FIG. 9 is an isometric illustration of a fluid-material treatment device 41 in accordance with another preferred embodiment of the present invention, constructed of an assembly of SF devices 51 fluid-material treatment devices in a horizontal positioned formation fixed in place by a support frame. Fluid-material treatment device 41 is constructed of a horizontal bottom frame structure 49 with four bars 47 extending vertically from the four corners of the structure. SF devices 51 are stacked and fixed in place between the upper SF device, designated 54, and structure 49 at the four corners to vertical bars 47 in parallel and in a horizontal formation relative to frame structure 49. A stream of to-be-treated fluid-material 56 is shown in the Figure entering treatment device 41 from the top of the stack in a substantially perpendicular angle with respect to the upper face-surface and exits treatment device 41 from the bottom of the device, having passed through all of the 3D knit sheets in the SFs.

In yet another embodiment of the present invention, a stream of fluid-material-to-be treated (designated 56 in FIG. 9) enters the SFs 51 from the bottom of fluid-material treatment device 41 and flows towards the upper surface of the device, in a reverse direction of the stream-path previously described.

In another preferred embodiment of the present invention, a stream of to-be-treated fluid-material (designated 55 in FIG. 9) enters fluid-material treatment device 41 in alignment to the parallel positioned SFs 51 and exits device 41 after having passed in between the 3D knit sheets in SF devices 51.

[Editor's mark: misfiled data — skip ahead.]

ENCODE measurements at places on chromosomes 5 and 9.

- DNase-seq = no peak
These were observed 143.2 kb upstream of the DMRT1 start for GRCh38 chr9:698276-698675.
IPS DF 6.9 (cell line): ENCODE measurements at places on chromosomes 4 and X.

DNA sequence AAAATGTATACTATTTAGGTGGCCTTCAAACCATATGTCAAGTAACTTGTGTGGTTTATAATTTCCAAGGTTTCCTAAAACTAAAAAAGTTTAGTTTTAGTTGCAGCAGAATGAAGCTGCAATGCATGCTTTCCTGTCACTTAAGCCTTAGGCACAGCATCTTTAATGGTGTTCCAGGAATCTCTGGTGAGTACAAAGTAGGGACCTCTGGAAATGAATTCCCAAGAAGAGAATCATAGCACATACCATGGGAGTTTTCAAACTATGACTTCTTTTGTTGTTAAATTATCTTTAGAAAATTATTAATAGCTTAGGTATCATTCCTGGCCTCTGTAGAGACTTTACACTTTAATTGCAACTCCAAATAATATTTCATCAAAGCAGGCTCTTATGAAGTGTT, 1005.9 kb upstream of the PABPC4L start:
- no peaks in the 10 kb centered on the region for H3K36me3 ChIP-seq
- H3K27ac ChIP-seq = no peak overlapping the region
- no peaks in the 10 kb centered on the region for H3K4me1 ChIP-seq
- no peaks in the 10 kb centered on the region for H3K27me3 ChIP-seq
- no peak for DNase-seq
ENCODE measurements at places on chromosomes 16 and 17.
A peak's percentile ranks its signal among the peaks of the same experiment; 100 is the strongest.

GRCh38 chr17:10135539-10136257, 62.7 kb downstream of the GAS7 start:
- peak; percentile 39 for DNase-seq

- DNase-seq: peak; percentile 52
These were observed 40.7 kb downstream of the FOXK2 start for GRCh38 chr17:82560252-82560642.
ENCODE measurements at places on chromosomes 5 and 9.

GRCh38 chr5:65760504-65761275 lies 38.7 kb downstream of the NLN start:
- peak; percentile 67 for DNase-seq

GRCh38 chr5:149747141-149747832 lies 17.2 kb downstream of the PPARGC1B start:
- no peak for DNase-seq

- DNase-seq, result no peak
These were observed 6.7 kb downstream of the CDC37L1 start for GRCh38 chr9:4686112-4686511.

The horizontal orientation of the SF devices 51 minimizes the resistance of treatment device 41 to strong currents 55 that stream through the device. The horizontal orientation diminishes the contact of the matrix of the 3D knit fibers with the passing fluid-material, thus limiting the development of biofilm on the filaments of the 3D knit 25 yet the diminished resistance to the passing fluid-material current insures longer endurance of the submerged structure.

The positioning of SF devices 51, in parallel and in alignment with the incoming fluid-material stream (as shown in 55 in FIG. 9), reduces the resistance of fluid-material treatment device 41 to the current flow of the fluid-material and enables only a diminished SS-particles filtering effect by the SFs. The term “parallel” meaning that the two substantially opposite surfaces of the knit in the SF devices 51 are substantially parallel to the incoming liquid flow.

Positioning SF devices 51 parallel and in a perpendicular configuration to an incoming fluid-material stream (shown in FIG. 9 as stream 56) maximizes the resistance of fluid-material treatment device 41 to the current flow of the fluid-material and enables a thorough SS-particles filtering effect.

Slant-positioning of SF devices in the perpendicular direction of incoming liquid (shown in SF devices 51 in treatment device 40 in FIGS. 8A and 8B) sets a compromise between direct perpendicular and aligned streaming of liquid (as streams 56 and 55 in FIG. 9 through fluid-material treatment device 41)